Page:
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COVID-19: Transport keeps us going 

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COVID-19: Transport keeps us going. Image: Pixabay 
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With the slogan “Transport keeps us going”, ESPO, together with 33 organisations has issued a Declaration stressing the essential role transport is playing in the corona crisis.

“Transport and logistics play a crucial role in the supply of essential goods in this critical period. To ensure that transport can continue to keep us going, the free flow of goods between Member States must be guaranteed. We must also support and encourage all the people working in transport. Their contribution in overcoming this crisis is vital. In times of emergency, ports have an essential role in providing citizens, health services and businesses with the goods and materials they need. Europe’s ports take this public responsibility very seriously. We hope the Member States are following the recommendations of the Commission to ensure that goods keep moving in Europe, in the interest of every single EU citizen,” comments Isabelle Ryckbost, ESPO Secretary General.

Logistics & Supply Chain

Businesses supposed to remain open throughout COVID-19, reminds FTA

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Businesses supposed to remain open throughout COVID-19, reminds FTA. Image: Pixabay
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FTA, the business group representing the logistics industry, wants to reassure the public that it is working hard to keep the nation trading during the COVID-19 pandemic, and is busy supporting all sectors of the economy, in line with government advice.

FTA wants to make clear that businesses are supposed to remain operational as usual. Only non-essential retail shops and public venues are required to shut.

Elizabeth de Jong, Policy Director at FTA, comments: “FTA wants to remind the public that generally businesses are supposed to stay open during the COVID-19 pandemic. The government has made clear in its rules that only non-essential retail shops and public venues must shut; otherwise, businesses are supposed to remain operational as long as they comply with the guidance around hygiene, home working and social distancing.”

“The logistics sector remains focused on keeping the nation trading throughout the COVID-19 pandemic; this is essential to not only ensure businesses continue to receive the goods and raw materials they need to remain operational, but to limit the economic impact of this crisis. However, safety will always be the number one priority and should government guidance change, logistics will be ready adapt to the new rules.”

Under government rules, businesses must meet the following requirements to remain operational: have their staff work from home wherever possible, but if they must work in the office or similar working environment, they must remain 2m apart wherever possible. Workers are also permitted to travel to their jobs if it is not possible to work from home, even if these jobs are not “key worker” jobs.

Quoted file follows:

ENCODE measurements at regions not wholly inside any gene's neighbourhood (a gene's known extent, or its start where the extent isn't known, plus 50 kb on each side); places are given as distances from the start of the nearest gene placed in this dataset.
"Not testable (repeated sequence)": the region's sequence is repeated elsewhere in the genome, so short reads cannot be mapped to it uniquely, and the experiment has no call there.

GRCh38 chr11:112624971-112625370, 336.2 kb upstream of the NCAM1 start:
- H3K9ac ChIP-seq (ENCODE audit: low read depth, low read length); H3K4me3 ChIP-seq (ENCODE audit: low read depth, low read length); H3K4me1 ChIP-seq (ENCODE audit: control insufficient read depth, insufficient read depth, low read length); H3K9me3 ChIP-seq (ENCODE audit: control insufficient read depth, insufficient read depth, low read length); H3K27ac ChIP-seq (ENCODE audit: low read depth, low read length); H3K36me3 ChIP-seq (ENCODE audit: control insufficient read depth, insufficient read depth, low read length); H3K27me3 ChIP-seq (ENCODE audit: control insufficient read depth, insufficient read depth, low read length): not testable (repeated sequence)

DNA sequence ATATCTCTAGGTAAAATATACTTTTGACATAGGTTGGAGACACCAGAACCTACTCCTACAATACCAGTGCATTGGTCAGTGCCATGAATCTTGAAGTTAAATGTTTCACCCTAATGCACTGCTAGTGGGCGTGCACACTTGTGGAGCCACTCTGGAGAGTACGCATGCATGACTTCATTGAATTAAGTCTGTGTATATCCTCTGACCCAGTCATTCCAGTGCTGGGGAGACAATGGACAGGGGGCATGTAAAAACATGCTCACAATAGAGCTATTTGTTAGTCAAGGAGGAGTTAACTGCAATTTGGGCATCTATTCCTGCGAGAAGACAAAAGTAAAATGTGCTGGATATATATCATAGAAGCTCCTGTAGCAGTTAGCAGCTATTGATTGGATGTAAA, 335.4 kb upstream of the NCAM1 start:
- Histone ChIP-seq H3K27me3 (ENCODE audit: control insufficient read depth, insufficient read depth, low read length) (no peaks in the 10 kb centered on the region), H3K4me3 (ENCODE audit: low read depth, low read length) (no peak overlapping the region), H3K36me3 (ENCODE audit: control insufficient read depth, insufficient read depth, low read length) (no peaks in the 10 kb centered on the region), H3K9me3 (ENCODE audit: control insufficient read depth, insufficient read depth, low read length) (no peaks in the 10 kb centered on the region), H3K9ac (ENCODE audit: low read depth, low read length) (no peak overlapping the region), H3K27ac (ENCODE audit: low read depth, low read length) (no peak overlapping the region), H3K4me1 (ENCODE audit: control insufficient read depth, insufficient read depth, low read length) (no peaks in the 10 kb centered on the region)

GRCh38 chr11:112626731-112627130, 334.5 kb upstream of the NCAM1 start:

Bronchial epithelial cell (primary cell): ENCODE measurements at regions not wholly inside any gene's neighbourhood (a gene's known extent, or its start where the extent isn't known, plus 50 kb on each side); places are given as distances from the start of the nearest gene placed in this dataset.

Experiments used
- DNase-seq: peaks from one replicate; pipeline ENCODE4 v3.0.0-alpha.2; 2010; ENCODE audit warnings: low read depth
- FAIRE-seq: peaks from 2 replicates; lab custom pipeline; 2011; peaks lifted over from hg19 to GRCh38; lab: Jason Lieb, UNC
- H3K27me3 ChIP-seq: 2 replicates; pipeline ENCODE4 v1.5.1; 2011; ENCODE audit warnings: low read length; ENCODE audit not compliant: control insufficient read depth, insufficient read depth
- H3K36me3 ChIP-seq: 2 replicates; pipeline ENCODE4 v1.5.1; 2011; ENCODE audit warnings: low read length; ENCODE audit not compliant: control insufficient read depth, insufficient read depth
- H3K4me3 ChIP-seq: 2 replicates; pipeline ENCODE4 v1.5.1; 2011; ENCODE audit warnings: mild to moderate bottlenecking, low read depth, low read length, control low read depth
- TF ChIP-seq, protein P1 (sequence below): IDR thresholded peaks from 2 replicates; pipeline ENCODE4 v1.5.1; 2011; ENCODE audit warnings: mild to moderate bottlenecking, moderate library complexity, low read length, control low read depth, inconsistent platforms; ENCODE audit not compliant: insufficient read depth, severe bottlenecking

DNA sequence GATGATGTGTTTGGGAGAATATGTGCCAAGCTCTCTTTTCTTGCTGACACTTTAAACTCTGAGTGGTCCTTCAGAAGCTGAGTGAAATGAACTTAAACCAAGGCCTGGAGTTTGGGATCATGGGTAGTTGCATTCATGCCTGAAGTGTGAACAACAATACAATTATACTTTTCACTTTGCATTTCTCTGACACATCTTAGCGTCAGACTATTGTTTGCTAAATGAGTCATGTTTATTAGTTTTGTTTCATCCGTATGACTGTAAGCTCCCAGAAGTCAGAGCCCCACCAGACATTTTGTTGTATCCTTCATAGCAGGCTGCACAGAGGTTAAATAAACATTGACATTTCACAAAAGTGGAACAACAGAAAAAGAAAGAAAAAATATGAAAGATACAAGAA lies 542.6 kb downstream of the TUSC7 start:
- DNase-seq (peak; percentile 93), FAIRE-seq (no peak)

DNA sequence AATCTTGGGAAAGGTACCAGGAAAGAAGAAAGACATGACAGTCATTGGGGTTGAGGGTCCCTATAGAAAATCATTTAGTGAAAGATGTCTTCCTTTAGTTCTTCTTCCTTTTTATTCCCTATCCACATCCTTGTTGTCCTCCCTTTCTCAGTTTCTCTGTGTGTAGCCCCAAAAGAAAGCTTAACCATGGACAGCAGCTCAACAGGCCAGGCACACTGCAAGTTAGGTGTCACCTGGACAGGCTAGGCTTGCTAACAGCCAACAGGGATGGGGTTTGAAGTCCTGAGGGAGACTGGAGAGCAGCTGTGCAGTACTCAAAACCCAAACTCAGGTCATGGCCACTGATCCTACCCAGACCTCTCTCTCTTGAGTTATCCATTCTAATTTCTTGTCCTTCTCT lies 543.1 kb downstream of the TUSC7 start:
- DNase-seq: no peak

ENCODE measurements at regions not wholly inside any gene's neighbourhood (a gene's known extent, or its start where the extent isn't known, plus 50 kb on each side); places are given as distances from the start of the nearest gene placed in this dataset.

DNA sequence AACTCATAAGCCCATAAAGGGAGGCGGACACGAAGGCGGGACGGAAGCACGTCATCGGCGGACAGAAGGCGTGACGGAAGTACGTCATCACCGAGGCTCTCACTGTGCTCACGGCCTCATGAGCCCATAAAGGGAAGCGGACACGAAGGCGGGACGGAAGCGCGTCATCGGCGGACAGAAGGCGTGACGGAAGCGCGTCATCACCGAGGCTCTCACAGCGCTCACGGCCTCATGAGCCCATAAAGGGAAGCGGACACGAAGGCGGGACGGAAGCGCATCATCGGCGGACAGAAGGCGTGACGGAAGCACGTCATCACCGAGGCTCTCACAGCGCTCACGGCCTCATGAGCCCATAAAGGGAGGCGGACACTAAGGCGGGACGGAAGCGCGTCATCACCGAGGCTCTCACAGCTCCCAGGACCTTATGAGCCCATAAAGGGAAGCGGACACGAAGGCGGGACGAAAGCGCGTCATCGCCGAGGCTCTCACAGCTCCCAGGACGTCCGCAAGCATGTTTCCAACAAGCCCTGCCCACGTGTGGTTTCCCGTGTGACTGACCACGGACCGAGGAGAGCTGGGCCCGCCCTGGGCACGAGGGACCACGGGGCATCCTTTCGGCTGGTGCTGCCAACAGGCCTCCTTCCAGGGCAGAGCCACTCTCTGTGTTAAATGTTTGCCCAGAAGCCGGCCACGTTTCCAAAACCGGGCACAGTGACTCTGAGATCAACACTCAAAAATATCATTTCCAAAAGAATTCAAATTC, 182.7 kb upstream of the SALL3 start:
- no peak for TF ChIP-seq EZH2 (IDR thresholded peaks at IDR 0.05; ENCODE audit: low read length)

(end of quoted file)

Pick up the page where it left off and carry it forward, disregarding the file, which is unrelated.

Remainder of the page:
Government guidance states that “With the exception of some non-essential shops and public venues, we are not asking any other businesses to close – indeed it is important for business to carry on.”

The full guidance is available online, here: https://www.gov.uk/government/publications/guidance-to-employers-and-businesses-about-covid-19/guidance-for-employers-and-businesses-on-coronavirus-covid-19

Efficient logistics is vital to keep the UK trading, directly having an impact on more than seven million people employed in the making, selling and moving of goods. With Brexit, new technology and other disruptive forces driving change in the way goods move across borders and through the supply chain, logistics has never been more important to UK plc. FTA is one of the biggest business groups in the UK, supporting, shaping and standing up for safe and efficient logistics. We are the only business group in the UK that represents all of logistics, with members from the road, rail, sea and air industries, as well as the buyers of freight services such as retailers and manufacturers whose businesses depend on the efficient movement of goods.

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Oil and Gas

COVID-19 and oil price war could derail two-thirds of the world’s oil & gas project sanctioning in 2020

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COVID-19 and oil price war could derail two-thirds of the world's oil & gas project sanctioning in 2020. Image: Rystad Energy
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The effect of the COVID-19 virus on global demand for oil and gas, along with an ongoing price war that has sent oil prices tumbling at an unprecedented rate, are poised to wreak havoc on new project development plans for this year. According to an impact analysis from Rystad Energy, exploration and production (E&P) companies are likely to reduce project sanctioning by up to $131 billion, or about 68% year-on-year, as they batten down the hatches to weather the storm.